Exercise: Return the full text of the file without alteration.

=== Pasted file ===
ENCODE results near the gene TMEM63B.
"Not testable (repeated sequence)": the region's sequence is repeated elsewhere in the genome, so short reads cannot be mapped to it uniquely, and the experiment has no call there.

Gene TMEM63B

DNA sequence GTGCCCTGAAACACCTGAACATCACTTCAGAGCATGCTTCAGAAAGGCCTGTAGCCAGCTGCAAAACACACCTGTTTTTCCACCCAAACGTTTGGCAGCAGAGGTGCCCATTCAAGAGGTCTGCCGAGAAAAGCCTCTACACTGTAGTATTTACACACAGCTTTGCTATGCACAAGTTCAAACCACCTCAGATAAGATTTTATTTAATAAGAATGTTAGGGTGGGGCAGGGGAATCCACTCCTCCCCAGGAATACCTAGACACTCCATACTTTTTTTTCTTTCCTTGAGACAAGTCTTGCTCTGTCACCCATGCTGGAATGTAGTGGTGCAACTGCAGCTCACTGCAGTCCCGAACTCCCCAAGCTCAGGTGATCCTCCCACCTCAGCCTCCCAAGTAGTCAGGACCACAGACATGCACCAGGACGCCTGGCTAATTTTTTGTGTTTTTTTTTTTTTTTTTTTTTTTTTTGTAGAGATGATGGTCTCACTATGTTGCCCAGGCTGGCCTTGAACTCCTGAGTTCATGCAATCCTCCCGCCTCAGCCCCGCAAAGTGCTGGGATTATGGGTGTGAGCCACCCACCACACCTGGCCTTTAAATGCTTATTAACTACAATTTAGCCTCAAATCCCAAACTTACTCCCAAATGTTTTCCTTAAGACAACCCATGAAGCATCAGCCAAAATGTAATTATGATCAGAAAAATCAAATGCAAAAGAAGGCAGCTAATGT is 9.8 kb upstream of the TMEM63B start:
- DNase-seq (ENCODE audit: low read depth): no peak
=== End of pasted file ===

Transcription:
ENCODE results near the gene TMEM63B.
"Not testable (repeated sequence)": the region's sequence is repeated elsewhere in the genome, so short reads cannot be mapped to it uniquely, and the experiment has no call there.

Gene TMEM63B

DNA sequence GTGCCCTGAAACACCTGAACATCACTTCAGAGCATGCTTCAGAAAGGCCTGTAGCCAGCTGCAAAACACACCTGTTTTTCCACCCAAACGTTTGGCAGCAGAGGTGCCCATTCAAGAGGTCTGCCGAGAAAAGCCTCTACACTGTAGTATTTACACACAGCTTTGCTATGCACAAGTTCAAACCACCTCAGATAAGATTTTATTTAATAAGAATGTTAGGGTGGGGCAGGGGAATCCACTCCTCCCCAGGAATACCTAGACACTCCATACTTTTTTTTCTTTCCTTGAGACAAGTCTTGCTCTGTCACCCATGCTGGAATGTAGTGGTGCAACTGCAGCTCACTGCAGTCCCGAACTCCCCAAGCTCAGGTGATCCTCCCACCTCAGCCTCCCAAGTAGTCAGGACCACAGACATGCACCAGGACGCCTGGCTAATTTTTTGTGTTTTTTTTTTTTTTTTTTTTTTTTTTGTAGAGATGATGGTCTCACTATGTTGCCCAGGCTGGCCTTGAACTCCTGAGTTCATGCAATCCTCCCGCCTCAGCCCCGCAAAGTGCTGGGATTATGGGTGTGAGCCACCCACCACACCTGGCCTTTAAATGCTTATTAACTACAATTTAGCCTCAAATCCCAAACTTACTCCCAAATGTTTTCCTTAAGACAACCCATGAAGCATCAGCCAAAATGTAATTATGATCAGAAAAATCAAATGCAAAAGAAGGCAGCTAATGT is 9.8 kb upstream of the TMEM63B start:
- DNase-seq (ENCODE audit: low read depth): no peak